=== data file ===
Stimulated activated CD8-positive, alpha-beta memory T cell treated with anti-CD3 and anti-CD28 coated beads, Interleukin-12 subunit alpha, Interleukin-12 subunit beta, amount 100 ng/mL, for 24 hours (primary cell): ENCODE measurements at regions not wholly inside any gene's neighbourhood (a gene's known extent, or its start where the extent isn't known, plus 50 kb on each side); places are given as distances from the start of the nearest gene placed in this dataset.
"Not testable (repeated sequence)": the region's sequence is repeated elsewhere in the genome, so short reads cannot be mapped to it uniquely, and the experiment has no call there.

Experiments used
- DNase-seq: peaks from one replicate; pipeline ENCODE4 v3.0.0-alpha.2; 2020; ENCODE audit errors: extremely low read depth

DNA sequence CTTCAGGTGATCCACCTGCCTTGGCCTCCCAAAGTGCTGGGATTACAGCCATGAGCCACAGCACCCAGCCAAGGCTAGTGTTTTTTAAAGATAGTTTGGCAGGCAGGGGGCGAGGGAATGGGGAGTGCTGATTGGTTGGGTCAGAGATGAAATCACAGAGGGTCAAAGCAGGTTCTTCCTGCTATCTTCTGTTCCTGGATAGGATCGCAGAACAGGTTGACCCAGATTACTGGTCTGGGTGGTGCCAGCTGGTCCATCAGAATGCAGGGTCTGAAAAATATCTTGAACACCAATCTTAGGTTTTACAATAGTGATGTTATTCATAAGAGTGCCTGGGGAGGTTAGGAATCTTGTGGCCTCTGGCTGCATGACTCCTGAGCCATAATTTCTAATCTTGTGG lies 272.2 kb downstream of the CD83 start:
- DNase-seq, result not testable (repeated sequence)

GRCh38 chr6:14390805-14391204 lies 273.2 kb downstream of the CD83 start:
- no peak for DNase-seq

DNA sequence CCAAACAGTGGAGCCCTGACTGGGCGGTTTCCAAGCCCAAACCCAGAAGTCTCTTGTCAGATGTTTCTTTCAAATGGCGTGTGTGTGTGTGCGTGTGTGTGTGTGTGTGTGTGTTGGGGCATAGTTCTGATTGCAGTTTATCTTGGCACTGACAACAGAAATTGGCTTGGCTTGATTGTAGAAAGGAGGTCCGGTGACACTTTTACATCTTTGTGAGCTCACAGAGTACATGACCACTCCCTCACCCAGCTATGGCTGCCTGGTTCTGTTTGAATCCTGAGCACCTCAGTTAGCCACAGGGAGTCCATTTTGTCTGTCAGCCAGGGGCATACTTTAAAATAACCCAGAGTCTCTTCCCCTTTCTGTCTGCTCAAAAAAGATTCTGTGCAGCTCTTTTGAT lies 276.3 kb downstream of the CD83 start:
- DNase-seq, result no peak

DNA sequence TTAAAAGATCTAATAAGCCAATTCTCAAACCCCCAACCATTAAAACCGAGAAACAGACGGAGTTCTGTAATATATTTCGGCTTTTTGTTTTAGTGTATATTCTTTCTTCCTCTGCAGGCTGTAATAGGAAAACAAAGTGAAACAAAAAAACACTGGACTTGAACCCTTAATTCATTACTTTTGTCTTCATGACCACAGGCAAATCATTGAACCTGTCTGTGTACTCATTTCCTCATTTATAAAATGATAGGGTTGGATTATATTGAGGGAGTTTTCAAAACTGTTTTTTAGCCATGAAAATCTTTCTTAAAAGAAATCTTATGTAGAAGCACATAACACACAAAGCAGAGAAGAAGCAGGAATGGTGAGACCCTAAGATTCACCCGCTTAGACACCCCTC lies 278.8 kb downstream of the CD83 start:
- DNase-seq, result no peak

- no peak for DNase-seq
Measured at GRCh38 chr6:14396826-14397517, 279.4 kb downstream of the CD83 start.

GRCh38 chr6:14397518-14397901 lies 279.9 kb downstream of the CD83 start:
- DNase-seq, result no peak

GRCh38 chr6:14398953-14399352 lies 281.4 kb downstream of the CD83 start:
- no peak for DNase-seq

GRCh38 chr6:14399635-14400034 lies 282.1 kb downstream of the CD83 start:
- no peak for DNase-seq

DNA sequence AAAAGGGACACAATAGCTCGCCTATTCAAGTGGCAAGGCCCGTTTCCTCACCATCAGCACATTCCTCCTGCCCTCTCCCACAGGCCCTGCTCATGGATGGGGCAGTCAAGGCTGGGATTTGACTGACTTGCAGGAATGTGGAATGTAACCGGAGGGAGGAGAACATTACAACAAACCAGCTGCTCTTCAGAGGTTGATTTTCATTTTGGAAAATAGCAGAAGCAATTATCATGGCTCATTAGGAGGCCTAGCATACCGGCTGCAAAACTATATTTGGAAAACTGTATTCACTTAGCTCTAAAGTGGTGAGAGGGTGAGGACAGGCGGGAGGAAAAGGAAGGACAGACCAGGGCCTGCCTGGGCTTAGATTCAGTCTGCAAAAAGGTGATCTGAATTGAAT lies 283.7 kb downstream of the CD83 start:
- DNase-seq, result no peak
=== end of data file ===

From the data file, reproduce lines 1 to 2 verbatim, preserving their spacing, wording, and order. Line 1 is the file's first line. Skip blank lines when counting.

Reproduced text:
Stimulated activated CD8-positive, alpha-beta memory T cell treated with anti-CD3 and anti-CD28 coated beads, Interleukin-12 subunit alpha, Interleukin-12 subunit beta, amount 100 ng/mL, for 24 hours (primary cell): ENCODE measurements at regions not wholly inside any gene's neighbourhood (a gene's known extent, or its start where the extent isn't known, plus 50 kb on each side); places are given as distances from the start of the nearest gene placed in this dataset.
"Not testable (repeated sequence)": the region's sequence is repeated elsewhere in the genome, so short reads cannot be mapped to it uniquely, and the experiment has no call there.